- Integration between database access and visualization of the results, making use of the variety of visualization tools provided by IDL, including map projection functionality.
- Platform independence.
- Ease of development and maintenance.
The database works on the principle of making selections of entire cubes or individual spectra (spatial pixels). Starting from a selection that comprises the entire domain, arbitrary user functions of the cube metadata (for cube selection) or pixel data (for pixel selection) are used to filter the selections, reducing them to the data with the selected properties. The data that can be used in functions for pixel selection include all core bands, and all (currently 52) backplanes. The data that can be used for cube selection includes the ranges of the core and backplane values, and (currently) the following metadata:
|SEQ_TITLE||VIMS_093TI_GLOBMAP001_CIRS||Sequence title identifier|
|START||2008-324T17:09:20.747Z||Cube start time|
|STOP||2008-324T17:20:43.821Z||Cube stop time|
|NAT_START||1.6058081e+09||Cube native clock start time|
|LINES||24||Number of lines in the cube|
|SAMPLES||64||Number of samples in the cube|
|PIXELS||1536||Number of spatial pixels in the cube (lines*samples)|
|SURF_PIXELS||1201||Number of pixels whose center line of sight intercept the surface|
|IR_MODE||NORMAL||Resolution mode for the IR channel|
|VIS_MODE||NORMAL||Resolution mode for the VIS channel|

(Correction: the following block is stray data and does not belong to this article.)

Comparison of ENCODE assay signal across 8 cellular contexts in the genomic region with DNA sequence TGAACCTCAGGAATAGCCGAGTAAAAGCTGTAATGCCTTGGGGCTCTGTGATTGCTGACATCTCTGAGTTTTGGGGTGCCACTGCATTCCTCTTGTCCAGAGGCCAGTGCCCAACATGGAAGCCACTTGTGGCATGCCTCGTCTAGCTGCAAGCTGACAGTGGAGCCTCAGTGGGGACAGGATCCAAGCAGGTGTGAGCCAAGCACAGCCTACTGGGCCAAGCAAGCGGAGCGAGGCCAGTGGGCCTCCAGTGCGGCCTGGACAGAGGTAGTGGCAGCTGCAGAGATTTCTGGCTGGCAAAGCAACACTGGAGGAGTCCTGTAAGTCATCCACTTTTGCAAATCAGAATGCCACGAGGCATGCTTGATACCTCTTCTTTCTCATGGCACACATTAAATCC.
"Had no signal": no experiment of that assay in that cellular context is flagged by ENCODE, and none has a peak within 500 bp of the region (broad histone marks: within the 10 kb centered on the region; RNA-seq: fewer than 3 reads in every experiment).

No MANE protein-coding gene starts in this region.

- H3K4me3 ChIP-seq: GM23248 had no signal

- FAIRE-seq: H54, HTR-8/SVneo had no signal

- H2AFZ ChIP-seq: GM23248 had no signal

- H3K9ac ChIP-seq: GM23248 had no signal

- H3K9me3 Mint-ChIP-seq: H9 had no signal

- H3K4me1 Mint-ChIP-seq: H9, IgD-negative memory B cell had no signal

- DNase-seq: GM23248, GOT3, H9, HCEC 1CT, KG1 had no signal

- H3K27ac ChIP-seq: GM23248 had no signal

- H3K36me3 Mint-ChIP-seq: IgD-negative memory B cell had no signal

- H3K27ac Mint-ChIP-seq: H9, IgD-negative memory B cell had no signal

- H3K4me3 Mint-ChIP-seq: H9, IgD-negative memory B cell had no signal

|DBFILE||covims_0032_ir.sav||Database file this comes from|
|DBIND||2||Index that identifies the database file|
|CUBEIND||1||Index that identifies the cube in the database file|
Internally, the database objects contain all the processed cubes, stored as a collection of objects of a class called pp_editablecube. This class provides a convenient way to read, edit, write and store ISIS cubes, allowing access (and modifications) to the entire contents of a cube (header, core bands, backplanes, sideplanes and bottomplanes) through an interface more complete and easier to use than any other routines that could be found. Cubes can be kept stored directly by these objects, and ISIS (.cub) files can be recreated with a simple call to one of their methods. No external libraries (such as ISIS) are needed to use the database or the cube objects.
For each PDS dataset, the database keeps its data in two files: one contains cube metadata, and all cubes as pp_editablecubes, thus in a “cube-major” order. For more efficient access during pixel selections, the second file used by the database contains the cube core and backplanes in a “band-major” order, so that only the needed bands get read from disk. This allows the database to handle every VIMS titan cube recorded, and conveniently provide query and access to them, without the need to have the original cube files.
Graphical interface and visualization
Though the entire database was implement to be accessed programmatically, to aid in selection and visualization, titanbrowse includes a graphical interface. In addition to the functionality provided by the API, this GUI provides visualization of individual cubes and spectra, and geographical mapping of the selected pixels, to aid in interactive exploration of the data. As from the API, the selected data and metadata can be directly exported to variables to be used in the IDL session, or to cube and text files.
titanbrowse led to the discovery of the first tropical lake on Titan:
Nature, Volume 486, Issue 7402, p. 237-239. (Nature Homepage)
Download, installation and use
See the library documentation.